So a funny thing happened last night. Some of my debate friends posted on Facebook. And then they kept posting. Facebook has posts and comments on posts as the main framework for its operation, each attributed specifically to an identity. And the genius of Facebook, as I’ve long said and doesn’t seem to get talked about as much as it should, is that everyone uses their real identity on their because the incentives in place reward/require that and there are few rewards for being anonymous (at least undiscernibly so) or having multiple identities. Anyway, before too long (3-4 hours), there were over 1,600 comments on this one post.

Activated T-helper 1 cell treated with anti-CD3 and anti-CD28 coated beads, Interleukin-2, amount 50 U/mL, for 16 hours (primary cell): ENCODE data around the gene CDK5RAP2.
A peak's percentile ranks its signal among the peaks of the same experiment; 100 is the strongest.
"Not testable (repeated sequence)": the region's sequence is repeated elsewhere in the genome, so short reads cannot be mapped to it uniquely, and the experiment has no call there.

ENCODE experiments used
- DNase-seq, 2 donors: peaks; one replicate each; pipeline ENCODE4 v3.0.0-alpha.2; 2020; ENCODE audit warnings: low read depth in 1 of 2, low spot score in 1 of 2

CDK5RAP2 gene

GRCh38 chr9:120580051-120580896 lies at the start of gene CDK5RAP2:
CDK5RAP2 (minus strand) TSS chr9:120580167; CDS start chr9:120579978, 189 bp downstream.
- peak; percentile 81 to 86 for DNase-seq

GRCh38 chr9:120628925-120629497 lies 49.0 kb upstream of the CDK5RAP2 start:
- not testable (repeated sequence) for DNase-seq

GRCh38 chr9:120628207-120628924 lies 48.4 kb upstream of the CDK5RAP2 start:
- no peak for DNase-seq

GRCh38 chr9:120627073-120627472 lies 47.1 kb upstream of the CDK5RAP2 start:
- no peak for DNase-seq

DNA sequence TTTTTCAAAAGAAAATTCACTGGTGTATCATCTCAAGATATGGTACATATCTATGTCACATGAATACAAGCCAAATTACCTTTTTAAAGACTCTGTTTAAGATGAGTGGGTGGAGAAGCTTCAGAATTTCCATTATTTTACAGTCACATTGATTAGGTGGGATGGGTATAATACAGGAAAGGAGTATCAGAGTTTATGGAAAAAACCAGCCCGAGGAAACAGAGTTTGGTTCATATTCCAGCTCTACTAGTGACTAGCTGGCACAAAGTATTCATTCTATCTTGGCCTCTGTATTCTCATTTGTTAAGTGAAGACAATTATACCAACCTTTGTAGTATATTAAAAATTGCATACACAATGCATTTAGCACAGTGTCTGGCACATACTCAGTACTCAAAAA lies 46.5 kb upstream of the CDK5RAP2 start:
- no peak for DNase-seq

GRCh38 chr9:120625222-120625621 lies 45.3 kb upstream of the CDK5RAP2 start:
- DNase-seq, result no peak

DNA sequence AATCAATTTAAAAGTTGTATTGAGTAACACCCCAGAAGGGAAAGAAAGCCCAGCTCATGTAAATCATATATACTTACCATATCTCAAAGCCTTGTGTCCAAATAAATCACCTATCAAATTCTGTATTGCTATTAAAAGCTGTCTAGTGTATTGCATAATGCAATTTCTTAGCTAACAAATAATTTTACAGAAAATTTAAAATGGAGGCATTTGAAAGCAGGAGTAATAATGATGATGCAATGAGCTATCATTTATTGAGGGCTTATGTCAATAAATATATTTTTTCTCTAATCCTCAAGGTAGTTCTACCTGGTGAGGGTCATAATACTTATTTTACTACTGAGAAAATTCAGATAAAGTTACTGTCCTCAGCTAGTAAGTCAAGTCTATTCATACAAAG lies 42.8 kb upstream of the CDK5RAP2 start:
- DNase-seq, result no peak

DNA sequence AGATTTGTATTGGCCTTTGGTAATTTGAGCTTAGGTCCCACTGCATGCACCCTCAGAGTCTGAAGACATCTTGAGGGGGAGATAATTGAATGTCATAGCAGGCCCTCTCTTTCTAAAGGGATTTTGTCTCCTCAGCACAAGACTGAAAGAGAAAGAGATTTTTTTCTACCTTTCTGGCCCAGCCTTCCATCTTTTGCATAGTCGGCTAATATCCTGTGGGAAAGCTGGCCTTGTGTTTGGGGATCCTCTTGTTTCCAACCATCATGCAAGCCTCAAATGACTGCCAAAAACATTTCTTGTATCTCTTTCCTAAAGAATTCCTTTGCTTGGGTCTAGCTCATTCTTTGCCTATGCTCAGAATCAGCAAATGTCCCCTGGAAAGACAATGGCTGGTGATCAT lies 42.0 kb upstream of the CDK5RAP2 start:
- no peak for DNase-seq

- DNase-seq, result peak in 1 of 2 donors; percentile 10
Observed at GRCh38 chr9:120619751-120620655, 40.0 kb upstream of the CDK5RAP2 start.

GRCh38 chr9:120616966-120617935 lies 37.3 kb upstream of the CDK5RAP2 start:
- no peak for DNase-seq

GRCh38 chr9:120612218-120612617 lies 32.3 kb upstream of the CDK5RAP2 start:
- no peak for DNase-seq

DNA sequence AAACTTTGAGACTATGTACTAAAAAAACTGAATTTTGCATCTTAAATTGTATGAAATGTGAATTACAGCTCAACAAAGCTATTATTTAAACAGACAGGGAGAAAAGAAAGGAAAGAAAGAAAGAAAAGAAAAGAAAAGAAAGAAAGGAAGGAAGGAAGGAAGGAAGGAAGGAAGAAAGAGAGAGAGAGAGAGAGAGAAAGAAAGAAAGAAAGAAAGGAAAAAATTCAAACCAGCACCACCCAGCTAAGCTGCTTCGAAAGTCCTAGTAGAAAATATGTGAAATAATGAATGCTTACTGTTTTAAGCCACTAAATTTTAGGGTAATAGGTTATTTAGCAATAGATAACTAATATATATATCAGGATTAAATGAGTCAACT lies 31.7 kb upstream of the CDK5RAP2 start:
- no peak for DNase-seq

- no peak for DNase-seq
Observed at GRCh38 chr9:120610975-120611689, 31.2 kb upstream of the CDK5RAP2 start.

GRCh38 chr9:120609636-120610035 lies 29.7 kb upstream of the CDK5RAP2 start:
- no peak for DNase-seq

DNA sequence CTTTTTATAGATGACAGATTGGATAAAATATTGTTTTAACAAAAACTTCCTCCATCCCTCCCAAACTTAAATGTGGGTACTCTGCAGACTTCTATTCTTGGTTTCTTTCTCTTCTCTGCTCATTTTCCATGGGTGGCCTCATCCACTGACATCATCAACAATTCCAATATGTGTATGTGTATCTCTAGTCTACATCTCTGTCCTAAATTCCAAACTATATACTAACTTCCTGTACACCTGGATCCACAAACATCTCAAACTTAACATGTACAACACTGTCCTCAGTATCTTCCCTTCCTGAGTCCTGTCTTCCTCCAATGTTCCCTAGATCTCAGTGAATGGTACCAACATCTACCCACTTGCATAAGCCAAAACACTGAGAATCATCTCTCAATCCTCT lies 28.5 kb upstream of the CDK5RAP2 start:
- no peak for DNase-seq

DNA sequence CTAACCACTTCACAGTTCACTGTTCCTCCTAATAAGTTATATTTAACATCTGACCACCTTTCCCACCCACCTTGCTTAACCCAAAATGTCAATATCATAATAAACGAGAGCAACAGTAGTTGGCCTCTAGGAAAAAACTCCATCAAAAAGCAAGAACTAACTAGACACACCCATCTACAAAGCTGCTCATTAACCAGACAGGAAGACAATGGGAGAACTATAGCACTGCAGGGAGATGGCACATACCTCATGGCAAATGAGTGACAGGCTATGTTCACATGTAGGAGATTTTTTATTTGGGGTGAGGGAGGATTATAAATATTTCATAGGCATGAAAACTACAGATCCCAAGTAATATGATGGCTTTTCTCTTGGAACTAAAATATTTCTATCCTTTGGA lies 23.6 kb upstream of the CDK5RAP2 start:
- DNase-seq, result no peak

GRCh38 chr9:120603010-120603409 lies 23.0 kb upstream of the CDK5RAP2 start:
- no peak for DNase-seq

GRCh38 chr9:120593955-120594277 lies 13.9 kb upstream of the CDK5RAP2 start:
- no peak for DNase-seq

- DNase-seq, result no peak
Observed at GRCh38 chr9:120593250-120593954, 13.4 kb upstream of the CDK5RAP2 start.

We naively thought for a while that we would hit some sort of cap or be in for some sort of record, but a tiny bit of quick research proved both of those notions were absurd – there’s apparently a Facebook post with over 305,000 comments and counting out there. Never question the ability of humanity to push an envelope. It was in that spirit, and the spiraling reflection of what a strange, somewhat magical, and overall confounding phenomenon this post was, that I wrote this stream-of-consciousness evaluation, in what ultimately proved to be two comments with a Postscript, this morning. I present it here unedited, typos and all, as it was written: